Purpose: To evaluate the use of the Boston keratoprosthesis (KPro) in patients with Stevens-Johnson syndrome (SJS).
Design: Retrospective, noncomparative, interventional case series.
Methods: Sixteen eyes of 15 patients with SJS underwent KPro surgery at the Massachusetts Eye and Ear Infirmary from January 2000 through December 2005. The preoperative, operative, and postoperative findings were recorded. All patients underwent either the type I or type II Boston KPro surgery by one surgeon (C.H.D.). Retention of the prosthesis, best-corrected visual acuity, the need for surgical revision, and postoperative complications were recorded. The outcomes were compared with those of an earlier group of patients from the 1990s.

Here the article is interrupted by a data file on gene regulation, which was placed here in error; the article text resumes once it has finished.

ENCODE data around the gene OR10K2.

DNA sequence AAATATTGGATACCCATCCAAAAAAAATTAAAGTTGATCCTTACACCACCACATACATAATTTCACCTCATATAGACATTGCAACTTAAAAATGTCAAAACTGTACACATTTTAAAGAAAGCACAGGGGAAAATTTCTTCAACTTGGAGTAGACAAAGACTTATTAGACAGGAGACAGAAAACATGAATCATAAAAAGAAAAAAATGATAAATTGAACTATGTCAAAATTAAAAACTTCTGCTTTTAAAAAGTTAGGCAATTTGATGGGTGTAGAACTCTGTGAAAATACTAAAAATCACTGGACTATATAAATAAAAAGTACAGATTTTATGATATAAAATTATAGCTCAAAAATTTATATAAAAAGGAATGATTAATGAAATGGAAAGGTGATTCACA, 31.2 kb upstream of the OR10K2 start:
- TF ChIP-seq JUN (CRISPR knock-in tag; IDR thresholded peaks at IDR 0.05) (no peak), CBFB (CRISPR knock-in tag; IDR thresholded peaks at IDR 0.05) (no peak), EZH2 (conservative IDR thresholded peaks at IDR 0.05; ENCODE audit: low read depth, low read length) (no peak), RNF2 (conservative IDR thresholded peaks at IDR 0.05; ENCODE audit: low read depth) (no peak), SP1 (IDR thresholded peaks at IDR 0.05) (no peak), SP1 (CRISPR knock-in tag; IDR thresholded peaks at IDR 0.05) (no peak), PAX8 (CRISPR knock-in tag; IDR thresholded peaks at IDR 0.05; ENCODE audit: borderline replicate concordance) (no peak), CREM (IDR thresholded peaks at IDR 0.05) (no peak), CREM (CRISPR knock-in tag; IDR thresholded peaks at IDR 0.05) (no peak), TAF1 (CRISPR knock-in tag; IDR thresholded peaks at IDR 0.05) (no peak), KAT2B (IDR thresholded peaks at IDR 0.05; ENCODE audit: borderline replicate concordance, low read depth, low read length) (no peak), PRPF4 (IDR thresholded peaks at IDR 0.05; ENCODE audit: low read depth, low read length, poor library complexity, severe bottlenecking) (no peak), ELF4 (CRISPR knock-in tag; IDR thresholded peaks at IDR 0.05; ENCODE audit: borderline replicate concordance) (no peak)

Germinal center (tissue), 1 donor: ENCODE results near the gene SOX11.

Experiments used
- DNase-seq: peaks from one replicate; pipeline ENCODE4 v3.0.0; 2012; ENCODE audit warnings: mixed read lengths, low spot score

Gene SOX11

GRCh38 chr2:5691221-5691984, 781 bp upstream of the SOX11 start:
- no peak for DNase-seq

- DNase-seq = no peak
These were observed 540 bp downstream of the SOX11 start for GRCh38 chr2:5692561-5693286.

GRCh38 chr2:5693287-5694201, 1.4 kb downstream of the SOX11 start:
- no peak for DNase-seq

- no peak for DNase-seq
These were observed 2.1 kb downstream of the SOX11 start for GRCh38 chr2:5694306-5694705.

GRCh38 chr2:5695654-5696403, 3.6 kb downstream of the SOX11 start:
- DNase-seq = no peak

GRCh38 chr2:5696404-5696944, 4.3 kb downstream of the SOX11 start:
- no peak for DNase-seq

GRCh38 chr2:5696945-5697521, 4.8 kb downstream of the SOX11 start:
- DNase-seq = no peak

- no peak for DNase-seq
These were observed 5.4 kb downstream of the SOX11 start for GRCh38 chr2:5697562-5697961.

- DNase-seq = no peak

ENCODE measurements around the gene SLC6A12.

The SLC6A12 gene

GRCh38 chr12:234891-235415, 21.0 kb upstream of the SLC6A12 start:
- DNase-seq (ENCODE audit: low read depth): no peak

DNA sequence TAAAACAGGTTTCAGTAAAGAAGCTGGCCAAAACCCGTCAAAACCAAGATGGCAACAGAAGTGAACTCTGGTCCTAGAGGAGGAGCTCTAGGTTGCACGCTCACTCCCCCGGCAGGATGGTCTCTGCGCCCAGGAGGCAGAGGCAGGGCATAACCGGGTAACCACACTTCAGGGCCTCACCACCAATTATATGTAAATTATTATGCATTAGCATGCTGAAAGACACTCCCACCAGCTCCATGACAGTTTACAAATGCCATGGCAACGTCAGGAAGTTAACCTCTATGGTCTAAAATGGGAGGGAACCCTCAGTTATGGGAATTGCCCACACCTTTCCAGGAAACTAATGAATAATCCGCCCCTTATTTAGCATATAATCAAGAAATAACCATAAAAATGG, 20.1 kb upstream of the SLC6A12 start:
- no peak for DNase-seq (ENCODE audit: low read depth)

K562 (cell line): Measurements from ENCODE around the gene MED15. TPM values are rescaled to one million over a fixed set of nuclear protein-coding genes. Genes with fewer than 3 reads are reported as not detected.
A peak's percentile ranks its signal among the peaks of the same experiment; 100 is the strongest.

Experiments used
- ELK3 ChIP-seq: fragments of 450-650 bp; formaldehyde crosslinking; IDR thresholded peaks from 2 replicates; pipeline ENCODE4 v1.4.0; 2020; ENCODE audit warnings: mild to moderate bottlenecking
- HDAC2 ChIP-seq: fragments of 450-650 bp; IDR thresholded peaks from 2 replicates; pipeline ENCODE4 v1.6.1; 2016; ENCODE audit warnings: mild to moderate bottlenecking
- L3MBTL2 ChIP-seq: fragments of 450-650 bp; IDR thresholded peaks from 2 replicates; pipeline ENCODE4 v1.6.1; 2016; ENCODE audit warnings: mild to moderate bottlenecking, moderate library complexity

Results: The mean age of patients was 50+/-18 years (range, 23 to 74 years), and the mean duration of their disease was 10+/-6.6 years. The mean follow-up period was 3.6+/-1.5 years (range, 10.2 months to 5.6 years). Ten eyes underwent type II KPro surgery, whereas six eyes underwent type I KPro surgery. Twelve eyes (75%) achieved a visual acuity of 20/200 or better after surgery, with eight eyes (50%) achieving excellent vision of 20/40 or better. Visual acuity was maintained at 20/200 or better over a mean period of 2.5+/-2.0 years. Preexisting glaucoma was found to be a significant risk factor for visual loss. There were no cases of KPro extrusion or endophthalmitis.
Conclusions: KPro in SJS has improved, largely because of the introduction of vancomycin prophylaxis and better glaucoma treatment. It seems to be superior to standard penetrating keratoplasty, with or without allografted stem cell transplantation, as judged from the literature. However, the outcome of the KPro in SJS is still substantially less favorable than in nonautoimmune diseases.